Unsurprisingly, we love election season here at The Carletonian. It provides us with a lot of material to cover, and more importantly, it’s exciting.
After widespread speculation, Carleton has officially decided to pilot DoorCut. DoorCut, the new initiative spreading to college campuses across the country, is a system designed to limit entry through doors that require a valid OneCard swipe.
In some ways, however, the races at the lower end of the ballot – your local elections – are even more critical, as they will have an immediate impact on life in your community. The local school board race is a case in point.
In order to ensure Carleton’s administrative entities do not fall into this trap, the College, in coordination with the Carleton Student Association, has created positions for students eager to communicate student concerns to governing bodies and in turn effect policy change.
On Tuesday Nov. 6, many will hit the voting stations nationwide to materialize their opinion on who should be the next Commander in Chief of our country.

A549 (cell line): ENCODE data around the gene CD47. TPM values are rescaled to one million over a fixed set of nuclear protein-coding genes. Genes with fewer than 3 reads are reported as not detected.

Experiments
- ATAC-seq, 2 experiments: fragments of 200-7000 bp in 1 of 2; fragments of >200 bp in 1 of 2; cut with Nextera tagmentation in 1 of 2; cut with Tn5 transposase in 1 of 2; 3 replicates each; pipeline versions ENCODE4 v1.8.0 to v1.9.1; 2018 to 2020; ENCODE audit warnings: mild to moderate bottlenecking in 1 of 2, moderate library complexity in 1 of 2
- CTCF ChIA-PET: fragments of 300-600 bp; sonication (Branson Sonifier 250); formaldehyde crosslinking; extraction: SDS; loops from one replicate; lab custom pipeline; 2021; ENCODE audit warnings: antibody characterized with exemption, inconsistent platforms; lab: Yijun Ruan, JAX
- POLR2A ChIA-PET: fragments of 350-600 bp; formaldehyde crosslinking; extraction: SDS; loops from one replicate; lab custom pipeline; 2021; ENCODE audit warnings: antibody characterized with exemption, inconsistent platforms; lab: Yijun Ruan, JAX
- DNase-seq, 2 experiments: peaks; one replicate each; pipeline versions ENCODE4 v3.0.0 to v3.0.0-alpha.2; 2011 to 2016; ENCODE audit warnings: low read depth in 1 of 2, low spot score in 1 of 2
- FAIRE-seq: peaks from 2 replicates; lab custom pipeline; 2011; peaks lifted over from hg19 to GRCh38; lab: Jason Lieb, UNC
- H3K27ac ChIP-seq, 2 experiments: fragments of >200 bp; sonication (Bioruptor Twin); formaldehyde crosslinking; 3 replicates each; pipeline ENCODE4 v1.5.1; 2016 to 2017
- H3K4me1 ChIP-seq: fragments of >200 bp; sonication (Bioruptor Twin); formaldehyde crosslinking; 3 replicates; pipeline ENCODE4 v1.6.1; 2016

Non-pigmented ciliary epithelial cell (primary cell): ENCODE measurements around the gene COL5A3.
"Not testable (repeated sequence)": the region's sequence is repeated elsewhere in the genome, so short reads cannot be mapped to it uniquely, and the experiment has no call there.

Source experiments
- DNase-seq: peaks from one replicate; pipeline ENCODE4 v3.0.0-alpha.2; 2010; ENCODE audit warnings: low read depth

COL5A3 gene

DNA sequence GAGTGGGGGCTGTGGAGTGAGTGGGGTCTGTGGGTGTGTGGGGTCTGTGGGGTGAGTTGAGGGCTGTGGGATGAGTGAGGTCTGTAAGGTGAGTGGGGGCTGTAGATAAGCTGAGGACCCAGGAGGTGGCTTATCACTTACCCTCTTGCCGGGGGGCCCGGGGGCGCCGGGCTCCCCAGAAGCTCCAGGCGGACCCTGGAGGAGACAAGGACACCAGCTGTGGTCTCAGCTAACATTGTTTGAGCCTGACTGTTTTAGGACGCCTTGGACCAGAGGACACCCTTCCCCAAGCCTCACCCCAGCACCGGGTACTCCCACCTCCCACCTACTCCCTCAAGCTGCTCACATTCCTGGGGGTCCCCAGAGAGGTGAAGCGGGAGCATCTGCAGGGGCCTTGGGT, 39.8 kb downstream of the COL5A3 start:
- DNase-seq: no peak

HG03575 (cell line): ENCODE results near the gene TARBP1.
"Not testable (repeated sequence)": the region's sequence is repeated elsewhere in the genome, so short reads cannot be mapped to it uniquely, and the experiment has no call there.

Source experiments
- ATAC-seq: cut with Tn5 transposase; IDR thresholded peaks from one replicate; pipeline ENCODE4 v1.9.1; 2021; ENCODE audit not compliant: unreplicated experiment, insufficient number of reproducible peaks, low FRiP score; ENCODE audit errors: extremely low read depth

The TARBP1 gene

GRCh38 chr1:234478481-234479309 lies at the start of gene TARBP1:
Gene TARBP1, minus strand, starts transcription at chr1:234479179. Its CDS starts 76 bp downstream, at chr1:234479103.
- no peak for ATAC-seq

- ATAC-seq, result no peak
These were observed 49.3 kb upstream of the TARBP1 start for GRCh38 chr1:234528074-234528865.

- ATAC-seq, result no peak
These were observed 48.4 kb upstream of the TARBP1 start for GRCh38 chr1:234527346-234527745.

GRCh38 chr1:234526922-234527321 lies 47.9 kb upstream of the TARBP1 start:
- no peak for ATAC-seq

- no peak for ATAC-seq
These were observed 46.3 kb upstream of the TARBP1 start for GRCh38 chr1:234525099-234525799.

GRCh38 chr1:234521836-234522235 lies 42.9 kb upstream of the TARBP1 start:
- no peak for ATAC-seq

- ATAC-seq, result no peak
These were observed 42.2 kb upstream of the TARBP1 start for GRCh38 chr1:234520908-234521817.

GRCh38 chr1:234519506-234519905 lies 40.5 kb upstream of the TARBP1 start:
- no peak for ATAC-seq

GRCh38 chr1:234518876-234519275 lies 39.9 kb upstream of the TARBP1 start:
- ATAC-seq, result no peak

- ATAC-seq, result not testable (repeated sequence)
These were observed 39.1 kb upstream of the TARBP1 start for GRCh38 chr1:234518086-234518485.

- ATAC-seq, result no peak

In response to the 19 October, 2012 column by Griffin Johnson, “When You Smell Flowers, Look for a Coffin.”
Last week, I made only my second trip ever down to the first floor of the Libe (the first having been during the Silent Dance Party freshman year).
Tomorrow’s convocation will be given by Sherri Turkle, MIT Professor and author of Alone Together: Why We Expect More from Technology and Less from Each Other.
So let’s talk about what you guys do here. While each week there are a fair number of sharp pieces, I think there are also a lot of opportunities that, if taken better advantage of, would do much to make the ‘Tonian really relevant again.
Next week is International Education week, and students at Carleton will be hosting a series of events to celebrate the benefits of international education and cultural exchange abroad.
Last week, Indigo Scott responded to my opinion piece from the first Carletonian of the term titled: “The One Party Bubble.” My intent was to lament the lack of ideologically conservative students at Carleton, especially during an important election season.
As most of you probably know by now, this week’s vice presidential debate was a lot more heated than the first presidential debate. Here in the office, we were a bit undecided over who actually won the debate, but we all agreed that it was much more interesting than last week.